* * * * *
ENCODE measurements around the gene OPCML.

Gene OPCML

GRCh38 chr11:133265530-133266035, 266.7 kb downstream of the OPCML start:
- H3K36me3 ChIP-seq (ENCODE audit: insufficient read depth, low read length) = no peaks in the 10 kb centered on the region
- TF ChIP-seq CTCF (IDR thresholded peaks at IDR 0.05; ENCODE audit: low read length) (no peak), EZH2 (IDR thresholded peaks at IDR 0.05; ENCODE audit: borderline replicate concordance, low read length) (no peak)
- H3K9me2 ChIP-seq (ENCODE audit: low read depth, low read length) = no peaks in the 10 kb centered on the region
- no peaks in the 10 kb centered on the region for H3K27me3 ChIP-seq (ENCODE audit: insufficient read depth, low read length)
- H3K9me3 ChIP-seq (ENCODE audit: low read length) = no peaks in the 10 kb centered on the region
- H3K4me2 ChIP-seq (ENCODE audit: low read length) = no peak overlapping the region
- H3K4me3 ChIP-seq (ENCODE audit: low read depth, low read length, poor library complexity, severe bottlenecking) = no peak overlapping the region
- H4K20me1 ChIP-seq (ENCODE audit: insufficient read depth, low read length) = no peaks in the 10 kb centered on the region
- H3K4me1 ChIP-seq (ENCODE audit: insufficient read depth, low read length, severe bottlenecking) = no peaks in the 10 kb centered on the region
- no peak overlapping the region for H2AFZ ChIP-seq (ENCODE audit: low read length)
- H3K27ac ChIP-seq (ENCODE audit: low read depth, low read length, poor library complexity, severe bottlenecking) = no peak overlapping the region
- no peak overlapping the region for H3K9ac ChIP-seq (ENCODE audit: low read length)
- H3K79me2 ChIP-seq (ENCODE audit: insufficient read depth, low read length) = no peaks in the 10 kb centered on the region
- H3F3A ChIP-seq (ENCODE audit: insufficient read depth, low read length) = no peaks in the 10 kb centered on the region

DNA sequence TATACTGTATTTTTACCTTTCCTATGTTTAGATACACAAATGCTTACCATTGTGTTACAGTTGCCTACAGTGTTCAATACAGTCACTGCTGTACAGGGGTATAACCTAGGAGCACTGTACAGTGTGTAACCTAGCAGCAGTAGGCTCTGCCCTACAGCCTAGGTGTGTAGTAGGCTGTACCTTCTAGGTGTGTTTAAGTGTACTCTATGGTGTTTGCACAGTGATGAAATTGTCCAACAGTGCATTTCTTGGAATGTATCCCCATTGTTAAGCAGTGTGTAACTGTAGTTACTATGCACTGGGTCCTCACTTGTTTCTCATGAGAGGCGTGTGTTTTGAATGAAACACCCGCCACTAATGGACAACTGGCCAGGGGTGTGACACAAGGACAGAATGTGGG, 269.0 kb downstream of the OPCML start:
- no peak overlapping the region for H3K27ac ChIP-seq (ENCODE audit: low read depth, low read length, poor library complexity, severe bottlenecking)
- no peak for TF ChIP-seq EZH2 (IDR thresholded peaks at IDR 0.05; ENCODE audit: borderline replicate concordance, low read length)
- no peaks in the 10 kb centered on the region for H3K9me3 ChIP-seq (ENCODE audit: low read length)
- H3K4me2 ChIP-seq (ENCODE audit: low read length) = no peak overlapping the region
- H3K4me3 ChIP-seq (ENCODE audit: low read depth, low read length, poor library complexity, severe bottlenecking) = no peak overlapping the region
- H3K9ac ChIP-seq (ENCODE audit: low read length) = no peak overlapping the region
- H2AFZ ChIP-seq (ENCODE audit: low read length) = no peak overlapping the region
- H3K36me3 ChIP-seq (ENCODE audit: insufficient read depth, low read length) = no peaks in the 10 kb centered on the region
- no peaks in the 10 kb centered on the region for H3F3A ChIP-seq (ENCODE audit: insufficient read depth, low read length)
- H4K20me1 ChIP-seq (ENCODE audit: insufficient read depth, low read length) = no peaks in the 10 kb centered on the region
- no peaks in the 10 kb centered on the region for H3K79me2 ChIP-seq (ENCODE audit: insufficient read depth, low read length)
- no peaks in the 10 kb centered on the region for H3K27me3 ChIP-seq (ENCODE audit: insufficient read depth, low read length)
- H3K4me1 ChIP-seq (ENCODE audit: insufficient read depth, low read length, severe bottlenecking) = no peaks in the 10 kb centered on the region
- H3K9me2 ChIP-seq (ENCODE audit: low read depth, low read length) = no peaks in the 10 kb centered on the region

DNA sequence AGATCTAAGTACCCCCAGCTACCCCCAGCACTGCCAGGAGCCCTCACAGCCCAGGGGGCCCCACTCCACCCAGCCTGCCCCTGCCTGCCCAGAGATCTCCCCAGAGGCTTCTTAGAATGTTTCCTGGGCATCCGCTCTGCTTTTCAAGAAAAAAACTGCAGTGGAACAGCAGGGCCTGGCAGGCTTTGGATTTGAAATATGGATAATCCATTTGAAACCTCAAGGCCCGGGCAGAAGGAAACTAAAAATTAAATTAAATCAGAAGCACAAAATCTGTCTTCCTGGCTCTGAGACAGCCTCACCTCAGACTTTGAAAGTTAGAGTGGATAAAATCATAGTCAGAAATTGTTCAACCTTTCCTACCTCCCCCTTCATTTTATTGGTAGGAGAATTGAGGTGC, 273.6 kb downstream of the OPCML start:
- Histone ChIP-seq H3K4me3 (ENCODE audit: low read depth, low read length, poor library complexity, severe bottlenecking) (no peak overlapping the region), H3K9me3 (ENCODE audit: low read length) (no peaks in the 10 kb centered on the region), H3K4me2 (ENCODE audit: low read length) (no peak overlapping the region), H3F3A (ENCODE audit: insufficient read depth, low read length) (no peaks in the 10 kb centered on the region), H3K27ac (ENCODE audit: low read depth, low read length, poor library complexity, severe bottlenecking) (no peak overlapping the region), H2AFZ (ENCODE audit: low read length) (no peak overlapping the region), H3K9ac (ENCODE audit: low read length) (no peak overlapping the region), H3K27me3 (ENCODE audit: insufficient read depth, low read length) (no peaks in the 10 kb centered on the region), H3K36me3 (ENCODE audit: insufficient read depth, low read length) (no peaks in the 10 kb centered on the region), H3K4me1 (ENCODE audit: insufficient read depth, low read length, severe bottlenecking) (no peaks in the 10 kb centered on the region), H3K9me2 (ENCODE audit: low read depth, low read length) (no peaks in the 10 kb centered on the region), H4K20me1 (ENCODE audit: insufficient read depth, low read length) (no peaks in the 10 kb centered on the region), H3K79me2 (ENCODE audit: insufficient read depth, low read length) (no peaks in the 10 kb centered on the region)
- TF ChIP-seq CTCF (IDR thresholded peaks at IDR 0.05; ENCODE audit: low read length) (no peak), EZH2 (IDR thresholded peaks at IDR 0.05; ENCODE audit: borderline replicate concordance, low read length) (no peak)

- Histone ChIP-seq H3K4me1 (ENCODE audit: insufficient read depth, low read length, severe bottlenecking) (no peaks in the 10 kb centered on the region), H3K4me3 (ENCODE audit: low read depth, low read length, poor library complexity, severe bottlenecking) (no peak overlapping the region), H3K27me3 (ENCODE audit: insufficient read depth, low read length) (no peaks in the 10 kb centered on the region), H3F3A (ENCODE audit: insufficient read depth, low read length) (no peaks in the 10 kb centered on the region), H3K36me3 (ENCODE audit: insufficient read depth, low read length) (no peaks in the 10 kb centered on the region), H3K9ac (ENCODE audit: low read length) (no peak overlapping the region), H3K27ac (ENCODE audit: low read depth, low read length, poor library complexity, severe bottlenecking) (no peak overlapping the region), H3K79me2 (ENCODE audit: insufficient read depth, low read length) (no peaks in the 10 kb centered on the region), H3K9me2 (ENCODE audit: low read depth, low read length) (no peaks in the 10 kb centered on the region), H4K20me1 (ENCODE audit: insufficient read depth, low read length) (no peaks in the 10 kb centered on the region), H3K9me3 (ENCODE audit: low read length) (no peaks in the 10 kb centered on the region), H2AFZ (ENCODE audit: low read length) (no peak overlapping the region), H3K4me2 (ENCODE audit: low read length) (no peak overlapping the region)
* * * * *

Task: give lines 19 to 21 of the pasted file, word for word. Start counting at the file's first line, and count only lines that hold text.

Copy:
- no peak overlapping the region for H3K27ac ChIP-seq (ENCODE audit: low read depth, low read length, poor library complexity, severe bottlenecking)
- no peak for TF ChIP-seq EZH2 (IDR thresholded peaks at IDR 0.05; ENCODE audit: borderline replicate concordance, low read length)
- no peaks in the 10 kb centered on the region for H3K9me3 ChIP-seq (ENCODE audit: low read length)